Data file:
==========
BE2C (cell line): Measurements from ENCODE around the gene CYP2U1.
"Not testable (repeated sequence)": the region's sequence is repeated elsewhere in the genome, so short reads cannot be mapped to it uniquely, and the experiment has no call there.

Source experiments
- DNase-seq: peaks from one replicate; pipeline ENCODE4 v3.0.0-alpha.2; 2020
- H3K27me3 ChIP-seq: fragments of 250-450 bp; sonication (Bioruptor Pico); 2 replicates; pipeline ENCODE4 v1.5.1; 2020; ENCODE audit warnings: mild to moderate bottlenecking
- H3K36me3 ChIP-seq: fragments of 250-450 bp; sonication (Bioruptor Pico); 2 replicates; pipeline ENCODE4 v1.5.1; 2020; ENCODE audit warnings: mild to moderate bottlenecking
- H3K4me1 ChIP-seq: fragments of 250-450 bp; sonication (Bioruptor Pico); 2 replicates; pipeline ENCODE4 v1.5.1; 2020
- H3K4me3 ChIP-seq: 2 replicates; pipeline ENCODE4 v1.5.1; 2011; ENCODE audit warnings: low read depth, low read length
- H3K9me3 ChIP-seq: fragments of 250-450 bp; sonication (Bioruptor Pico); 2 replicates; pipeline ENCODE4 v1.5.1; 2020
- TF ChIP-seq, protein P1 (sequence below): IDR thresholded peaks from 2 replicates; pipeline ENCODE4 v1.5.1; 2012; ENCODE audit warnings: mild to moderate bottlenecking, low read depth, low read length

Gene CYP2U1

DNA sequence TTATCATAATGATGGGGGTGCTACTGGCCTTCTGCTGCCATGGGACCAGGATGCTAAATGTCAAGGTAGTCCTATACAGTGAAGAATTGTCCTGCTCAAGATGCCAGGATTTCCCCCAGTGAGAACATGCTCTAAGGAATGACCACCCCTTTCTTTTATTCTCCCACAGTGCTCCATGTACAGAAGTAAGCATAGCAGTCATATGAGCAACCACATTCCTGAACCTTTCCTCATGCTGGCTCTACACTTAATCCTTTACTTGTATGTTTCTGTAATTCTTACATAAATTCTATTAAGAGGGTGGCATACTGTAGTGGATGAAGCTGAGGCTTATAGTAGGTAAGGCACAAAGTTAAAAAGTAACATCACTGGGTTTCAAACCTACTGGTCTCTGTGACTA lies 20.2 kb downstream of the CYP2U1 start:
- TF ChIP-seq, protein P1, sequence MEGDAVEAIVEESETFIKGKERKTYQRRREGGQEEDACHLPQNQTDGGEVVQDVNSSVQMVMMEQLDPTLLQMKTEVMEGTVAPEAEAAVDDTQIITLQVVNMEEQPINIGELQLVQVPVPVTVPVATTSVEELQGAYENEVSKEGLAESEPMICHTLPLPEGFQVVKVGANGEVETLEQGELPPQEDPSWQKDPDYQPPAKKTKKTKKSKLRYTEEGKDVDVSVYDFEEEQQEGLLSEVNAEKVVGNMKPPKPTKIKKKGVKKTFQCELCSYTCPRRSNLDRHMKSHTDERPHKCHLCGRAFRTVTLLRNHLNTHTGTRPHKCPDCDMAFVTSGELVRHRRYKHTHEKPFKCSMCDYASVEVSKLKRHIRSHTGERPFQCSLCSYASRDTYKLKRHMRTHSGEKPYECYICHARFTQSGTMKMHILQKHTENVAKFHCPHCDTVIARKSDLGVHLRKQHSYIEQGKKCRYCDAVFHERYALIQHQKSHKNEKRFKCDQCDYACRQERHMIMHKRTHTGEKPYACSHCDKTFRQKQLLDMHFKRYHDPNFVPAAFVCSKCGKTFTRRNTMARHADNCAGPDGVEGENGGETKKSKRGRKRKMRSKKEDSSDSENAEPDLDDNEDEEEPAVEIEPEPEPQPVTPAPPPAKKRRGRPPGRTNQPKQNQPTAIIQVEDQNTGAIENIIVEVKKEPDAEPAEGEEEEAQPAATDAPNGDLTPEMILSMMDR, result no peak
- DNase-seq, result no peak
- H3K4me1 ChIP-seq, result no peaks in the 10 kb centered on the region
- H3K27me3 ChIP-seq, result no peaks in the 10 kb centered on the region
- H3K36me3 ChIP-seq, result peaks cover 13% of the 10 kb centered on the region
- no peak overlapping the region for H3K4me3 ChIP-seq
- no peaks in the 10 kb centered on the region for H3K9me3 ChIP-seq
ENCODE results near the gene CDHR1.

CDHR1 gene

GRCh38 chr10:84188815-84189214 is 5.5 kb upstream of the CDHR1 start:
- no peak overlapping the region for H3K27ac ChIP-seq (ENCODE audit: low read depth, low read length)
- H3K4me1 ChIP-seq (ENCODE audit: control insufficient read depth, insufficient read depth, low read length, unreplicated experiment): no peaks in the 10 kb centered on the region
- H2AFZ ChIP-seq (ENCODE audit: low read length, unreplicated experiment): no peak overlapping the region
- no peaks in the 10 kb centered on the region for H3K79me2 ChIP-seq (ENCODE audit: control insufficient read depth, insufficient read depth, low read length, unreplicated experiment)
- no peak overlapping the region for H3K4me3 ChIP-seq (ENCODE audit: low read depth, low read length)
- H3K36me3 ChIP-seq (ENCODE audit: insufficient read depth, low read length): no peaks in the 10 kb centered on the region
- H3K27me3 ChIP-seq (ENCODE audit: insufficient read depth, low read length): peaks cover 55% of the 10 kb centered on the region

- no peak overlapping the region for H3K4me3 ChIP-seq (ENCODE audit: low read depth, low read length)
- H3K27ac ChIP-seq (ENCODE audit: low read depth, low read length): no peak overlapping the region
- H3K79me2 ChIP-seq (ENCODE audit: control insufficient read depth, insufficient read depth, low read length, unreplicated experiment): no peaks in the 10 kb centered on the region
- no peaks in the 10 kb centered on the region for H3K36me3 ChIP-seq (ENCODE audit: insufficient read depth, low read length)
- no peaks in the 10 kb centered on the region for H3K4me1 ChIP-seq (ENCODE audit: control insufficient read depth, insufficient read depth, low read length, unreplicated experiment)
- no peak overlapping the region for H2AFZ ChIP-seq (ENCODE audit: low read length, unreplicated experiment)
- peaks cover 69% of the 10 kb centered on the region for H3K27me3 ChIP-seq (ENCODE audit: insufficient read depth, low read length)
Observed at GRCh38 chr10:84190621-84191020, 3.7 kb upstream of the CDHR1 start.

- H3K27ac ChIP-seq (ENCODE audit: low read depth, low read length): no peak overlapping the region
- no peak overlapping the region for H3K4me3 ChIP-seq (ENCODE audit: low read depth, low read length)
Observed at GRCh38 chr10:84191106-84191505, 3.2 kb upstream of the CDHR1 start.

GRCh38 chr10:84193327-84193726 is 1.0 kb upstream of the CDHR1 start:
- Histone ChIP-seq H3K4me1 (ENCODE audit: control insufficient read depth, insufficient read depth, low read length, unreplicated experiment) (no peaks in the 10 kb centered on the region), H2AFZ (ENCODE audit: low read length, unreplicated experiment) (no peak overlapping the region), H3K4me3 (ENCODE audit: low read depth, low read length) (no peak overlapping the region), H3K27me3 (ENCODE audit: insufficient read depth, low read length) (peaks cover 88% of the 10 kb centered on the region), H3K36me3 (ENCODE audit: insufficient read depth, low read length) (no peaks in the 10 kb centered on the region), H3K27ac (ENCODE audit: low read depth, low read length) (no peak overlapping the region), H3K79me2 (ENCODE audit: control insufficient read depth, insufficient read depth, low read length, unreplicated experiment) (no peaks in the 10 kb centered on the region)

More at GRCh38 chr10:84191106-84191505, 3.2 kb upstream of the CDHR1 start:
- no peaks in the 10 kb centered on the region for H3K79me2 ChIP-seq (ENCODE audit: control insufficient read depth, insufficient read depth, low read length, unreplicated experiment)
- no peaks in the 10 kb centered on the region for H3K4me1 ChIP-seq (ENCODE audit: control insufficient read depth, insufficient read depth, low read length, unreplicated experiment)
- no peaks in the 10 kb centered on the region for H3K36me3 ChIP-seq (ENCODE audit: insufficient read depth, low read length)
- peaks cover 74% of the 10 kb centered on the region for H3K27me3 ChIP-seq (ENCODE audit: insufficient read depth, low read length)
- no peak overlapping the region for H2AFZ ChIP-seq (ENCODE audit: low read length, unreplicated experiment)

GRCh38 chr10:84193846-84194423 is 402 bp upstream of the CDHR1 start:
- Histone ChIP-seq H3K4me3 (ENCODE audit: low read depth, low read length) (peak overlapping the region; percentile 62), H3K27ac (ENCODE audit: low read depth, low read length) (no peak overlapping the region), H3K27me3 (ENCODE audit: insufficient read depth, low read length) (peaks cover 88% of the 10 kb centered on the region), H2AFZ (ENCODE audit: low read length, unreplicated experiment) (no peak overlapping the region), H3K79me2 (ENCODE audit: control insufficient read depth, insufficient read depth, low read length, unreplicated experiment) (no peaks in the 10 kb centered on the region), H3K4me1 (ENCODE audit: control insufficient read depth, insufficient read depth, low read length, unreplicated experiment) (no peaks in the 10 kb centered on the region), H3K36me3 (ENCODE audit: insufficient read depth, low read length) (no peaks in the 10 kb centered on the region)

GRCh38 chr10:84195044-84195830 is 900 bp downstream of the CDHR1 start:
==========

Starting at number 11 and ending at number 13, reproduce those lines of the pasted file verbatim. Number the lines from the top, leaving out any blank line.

Gene CYP2U1

DNA sequence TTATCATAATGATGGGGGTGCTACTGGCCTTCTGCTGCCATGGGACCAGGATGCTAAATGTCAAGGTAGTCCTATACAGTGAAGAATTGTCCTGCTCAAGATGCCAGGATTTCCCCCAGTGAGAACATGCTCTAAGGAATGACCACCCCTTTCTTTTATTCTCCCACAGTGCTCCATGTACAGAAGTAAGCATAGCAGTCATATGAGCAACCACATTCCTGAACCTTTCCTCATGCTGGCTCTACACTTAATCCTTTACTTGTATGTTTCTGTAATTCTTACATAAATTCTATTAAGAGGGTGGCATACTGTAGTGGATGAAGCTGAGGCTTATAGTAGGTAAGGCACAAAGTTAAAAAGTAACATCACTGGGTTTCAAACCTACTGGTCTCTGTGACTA lies 20.2 kb downstream of the CYP2U1 start:
- TF ChIP-seq, protein P1, sequence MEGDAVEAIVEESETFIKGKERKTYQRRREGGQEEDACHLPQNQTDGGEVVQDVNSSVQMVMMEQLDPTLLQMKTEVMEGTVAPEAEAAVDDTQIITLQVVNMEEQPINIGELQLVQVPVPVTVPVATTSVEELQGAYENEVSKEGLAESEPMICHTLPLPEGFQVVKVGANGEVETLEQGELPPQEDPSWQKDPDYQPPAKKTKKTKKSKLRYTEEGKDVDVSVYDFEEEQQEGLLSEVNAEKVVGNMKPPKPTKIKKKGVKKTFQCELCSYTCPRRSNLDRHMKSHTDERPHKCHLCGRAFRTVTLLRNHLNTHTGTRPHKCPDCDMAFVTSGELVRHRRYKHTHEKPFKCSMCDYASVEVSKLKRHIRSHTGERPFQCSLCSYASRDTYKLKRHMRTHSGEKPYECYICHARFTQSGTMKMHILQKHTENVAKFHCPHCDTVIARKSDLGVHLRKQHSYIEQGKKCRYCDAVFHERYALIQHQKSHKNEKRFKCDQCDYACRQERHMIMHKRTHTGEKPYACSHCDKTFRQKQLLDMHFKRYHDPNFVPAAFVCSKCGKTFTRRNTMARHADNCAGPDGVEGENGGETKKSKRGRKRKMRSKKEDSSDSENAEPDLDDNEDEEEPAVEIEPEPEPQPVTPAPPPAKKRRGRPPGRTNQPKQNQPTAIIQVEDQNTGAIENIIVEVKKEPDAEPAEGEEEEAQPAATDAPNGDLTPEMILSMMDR, result no peak